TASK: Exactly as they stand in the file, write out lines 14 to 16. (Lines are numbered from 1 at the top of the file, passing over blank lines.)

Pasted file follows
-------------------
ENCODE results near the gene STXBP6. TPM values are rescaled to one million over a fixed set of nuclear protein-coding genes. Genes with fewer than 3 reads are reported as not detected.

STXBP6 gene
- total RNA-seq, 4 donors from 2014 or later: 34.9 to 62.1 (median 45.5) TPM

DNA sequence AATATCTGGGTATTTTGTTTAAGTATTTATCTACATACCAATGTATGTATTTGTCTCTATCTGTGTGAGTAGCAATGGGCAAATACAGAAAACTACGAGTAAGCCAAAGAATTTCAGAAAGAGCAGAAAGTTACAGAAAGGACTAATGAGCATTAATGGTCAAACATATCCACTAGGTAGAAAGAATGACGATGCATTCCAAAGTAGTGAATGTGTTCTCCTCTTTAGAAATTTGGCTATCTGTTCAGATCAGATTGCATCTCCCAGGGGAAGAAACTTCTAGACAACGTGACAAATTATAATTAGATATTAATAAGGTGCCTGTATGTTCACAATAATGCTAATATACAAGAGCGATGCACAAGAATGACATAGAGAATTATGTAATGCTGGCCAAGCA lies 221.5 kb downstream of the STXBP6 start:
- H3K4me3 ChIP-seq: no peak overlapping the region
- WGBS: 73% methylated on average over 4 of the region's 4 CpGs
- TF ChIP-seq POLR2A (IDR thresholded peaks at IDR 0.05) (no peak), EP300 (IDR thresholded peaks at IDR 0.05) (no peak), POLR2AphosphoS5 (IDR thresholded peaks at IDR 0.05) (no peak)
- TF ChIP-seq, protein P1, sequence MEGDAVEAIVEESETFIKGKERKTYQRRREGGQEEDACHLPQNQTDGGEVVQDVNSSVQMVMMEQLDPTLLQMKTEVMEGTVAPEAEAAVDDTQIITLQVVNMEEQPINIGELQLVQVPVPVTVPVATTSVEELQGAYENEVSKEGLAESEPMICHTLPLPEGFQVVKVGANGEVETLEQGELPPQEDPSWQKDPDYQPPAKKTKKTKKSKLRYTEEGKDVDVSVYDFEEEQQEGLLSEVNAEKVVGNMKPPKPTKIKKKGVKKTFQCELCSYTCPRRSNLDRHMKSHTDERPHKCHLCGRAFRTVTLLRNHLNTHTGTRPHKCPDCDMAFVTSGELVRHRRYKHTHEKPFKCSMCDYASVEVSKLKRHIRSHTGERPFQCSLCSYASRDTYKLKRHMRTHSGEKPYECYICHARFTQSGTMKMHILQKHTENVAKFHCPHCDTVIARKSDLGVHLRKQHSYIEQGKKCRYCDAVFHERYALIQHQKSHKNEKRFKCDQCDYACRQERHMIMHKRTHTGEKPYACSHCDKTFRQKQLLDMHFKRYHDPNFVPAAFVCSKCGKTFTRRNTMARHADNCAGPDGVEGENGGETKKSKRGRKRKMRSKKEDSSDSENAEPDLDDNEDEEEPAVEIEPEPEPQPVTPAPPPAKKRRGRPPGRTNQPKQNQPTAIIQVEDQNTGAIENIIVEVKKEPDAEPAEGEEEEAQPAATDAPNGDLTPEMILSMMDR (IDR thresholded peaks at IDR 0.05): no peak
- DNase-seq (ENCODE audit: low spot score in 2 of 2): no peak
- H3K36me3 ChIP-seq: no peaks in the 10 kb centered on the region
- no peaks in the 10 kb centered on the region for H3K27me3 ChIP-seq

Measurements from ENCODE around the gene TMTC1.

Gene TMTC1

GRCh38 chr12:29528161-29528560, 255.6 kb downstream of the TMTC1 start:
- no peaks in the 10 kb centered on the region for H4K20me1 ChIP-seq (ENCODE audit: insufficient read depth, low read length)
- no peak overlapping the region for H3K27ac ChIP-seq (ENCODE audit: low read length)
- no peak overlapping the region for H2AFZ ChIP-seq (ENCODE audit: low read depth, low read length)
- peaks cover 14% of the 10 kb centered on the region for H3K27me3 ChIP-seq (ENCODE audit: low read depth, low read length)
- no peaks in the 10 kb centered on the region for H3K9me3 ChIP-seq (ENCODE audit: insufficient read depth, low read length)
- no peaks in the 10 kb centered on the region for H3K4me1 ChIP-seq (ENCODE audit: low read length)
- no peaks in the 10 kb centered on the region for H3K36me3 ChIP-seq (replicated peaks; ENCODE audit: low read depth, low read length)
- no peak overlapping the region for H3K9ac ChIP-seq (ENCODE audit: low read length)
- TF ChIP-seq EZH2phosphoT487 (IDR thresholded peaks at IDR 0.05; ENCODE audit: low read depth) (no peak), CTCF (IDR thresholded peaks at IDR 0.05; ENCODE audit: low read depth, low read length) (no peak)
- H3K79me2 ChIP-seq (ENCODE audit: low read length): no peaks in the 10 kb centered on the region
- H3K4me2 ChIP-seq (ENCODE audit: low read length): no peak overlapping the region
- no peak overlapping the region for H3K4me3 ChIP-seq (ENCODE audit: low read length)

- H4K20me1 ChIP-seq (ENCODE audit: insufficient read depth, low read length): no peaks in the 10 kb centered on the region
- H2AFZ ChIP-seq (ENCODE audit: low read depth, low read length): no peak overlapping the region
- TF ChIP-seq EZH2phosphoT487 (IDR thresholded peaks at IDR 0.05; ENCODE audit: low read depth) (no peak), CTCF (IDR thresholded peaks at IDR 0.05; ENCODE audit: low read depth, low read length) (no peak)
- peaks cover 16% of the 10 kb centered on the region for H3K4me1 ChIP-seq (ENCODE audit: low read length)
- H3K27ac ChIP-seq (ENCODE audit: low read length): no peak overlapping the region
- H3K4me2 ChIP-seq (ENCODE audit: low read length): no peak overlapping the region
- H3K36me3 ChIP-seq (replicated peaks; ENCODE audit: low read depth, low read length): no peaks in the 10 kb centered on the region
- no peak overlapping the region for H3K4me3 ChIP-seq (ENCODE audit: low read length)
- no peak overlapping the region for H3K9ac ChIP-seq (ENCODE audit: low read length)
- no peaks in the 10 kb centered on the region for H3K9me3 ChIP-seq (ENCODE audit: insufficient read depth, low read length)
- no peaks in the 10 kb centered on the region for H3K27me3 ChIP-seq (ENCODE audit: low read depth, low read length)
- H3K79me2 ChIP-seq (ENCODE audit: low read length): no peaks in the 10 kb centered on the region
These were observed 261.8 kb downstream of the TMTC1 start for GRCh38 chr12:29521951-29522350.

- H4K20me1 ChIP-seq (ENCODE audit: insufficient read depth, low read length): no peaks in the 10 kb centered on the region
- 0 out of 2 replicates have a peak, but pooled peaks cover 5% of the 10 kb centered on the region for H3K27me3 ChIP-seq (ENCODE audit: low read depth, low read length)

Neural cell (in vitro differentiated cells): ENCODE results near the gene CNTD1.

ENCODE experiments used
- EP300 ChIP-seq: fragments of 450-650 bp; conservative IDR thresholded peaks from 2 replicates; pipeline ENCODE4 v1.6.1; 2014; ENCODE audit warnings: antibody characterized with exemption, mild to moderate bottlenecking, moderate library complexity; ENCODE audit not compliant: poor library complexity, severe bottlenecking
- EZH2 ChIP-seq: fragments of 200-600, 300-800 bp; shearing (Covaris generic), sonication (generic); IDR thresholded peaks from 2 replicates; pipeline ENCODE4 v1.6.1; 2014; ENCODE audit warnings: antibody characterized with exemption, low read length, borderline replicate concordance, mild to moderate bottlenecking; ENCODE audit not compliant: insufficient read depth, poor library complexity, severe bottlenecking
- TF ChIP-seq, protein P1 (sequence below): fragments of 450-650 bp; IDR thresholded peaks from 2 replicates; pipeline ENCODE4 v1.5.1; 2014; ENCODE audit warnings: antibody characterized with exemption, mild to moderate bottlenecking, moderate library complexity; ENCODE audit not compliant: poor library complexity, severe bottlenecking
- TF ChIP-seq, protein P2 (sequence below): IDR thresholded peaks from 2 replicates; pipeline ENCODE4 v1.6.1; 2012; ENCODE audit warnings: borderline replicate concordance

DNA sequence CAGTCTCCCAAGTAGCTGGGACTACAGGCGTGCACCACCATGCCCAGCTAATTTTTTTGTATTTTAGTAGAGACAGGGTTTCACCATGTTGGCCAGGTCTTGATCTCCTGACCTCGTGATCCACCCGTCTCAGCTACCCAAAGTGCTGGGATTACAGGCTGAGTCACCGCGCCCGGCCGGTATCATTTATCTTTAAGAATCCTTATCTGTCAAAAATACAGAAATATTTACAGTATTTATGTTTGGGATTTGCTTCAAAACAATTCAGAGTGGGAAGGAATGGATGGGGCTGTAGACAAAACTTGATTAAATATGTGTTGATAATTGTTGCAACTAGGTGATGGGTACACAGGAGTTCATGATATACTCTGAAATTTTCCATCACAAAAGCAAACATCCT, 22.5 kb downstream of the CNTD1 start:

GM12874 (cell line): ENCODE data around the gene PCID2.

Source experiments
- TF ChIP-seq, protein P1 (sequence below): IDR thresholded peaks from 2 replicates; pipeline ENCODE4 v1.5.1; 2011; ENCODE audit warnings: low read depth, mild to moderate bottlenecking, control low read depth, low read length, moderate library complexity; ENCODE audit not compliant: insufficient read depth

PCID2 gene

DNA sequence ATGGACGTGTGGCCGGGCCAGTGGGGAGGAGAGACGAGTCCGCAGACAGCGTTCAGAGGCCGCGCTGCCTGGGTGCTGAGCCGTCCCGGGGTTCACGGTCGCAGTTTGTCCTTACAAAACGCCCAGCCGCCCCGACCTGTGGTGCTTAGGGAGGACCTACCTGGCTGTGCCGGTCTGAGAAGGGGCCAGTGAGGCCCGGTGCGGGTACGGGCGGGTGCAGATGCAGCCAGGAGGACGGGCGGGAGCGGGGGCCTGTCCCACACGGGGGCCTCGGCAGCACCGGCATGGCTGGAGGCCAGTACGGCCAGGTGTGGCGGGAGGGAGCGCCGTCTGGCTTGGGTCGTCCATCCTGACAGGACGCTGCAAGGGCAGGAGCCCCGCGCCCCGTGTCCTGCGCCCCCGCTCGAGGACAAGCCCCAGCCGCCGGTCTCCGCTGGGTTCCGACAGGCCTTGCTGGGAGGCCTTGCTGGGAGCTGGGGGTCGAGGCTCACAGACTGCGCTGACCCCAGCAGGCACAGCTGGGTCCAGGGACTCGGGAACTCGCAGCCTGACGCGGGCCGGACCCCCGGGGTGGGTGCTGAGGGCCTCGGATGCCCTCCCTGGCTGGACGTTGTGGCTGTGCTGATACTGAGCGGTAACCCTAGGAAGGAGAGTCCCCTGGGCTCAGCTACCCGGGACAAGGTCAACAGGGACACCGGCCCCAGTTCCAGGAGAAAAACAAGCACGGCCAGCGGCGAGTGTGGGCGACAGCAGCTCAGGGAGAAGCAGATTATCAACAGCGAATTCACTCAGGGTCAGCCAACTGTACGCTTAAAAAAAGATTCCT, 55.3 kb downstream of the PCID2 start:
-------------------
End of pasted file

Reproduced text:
GRCh38 chr12:29528161-29528560, 255.6 kb downstream of the TMTC1 start:
- no peaks in the 10 kb centered on the region for H4K20me1 ChIP-seq (ENCODE audit: insufficient read depth, low read length)
- no peak overlapping the region for H3K27ac ChIP-seq (ENCODE audit: low read length)